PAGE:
2) Assign memorization dates page by page, or section by section. Bite-sized chunks make it less daunting.

    3) Focus on more than the technical; imagining that bluebird soaring over the mountain lake, drawing the song with the whole body (thanks Tim Caldwell for that), telling the singer next to you about this (imaginary) moment when you saw the bluebird, creating a story which will support the singing of The Bluebird.... All of that will create neural networks and make it MUCH EASIER AND FASTER to memorize.

    All my best,


  7. I have a question, Mr. Carey. How often do these choirs who memorize their music, have rehearsals. Do they rehearse together multiple times a month, or are they expected to learn these new pieces, words and music on their own?

  8. Certainly memorization has benefits, but it is not the "be all". I have always fought a learning disability and as a student of opera, I struggled to learn the score. It took so much joy out the experience wondering which phrase may not come to my brain "rightly and in time" that I always felt truly panicked and directors hated me because I had glitches until dress week! Oratorio and choral music came so very naturally, my sight-reading is a strong gift and having the score for reference gave me peace and brought back the joy and that is where I have made my career and calling. I do some memorization for my choral conducting because as a conductor I feel it important to maintain eye contact with my choir but I am sympathetic for those who truly struggle. Memorization is yet another discipline that should be practiced regularly like sight-singing and vocal exercises but should not be another gimmick that will exclude certain singers.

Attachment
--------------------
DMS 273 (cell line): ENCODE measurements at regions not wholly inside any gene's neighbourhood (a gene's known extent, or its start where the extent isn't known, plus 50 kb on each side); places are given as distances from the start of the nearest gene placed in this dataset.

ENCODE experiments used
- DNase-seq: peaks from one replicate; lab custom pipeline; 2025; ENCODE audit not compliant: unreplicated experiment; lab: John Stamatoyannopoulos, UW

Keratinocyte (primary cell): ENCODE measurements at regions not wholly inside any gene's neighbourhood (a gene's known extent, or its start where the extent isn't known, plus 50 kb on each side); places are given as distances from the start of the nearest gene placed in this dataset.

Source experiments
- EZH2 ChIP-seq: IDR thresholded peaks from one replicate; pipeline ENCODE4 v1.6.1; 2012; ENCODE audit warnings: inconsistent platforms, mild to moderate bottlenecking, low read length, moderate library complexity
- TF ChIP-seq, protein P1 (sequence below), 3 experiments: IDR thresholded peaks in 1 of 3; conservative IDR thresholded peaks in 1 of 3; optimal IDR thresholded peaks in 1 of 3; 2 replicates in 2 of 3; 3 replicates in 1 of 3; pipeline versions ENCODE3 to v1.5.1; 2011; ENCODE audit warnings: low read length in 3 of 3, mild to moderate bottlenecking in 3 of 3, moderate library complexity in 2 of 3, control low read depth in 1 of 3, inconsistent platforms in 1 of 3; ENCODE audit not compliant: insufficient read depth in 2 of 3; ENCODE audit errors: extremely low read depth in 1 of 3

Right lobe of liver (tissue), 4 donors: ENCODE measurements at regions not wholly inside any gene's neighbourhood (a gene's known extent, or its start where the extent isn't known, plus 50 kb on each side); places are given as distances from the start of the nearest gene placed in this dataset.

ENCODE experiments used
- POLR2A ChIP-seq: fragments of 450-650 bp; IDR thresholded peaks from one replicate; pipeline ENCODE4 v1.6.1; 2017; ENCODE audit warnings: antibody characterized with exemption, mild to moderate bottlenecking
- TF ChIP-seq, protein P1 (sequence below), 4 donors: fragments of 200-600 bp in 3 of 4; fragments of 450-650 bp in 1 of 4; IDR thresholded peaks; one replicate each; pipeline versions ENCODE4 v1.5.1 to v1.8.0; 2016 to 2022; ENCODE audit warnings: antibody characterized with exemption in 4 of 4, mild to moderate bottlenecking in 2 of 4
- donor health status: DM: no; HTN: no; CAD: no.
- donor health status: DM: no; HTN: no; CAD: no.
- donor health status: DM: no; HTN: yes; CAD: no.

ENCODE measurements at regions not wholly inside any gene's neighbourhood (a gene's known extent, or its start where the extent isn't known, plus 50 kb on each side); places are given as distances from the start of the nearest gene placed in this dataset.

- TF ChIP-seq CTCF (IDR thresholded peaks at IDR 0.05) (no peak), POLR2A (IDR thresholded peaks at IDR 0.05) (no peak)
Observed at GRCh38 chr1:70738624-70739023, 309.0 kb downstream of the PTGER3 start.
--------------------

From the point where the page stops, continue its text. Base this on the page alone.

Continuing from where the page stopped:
9. John,

    Thanks for giving us a window into your struggles. I'm sure no director reading this wants to exclude singers from enjoying the choral experience.

    That said, I think there are ways to memorize that make for more (and quicker) success, and I would encourage directors to use them. (I've posted above about some of them, but there are lots more -- all of which increase the brain's access points to the information.)

    And while I would never want to exclude a singer from participating because they simply COULD NOT memorize, I believe there are benefits to struggling and winning.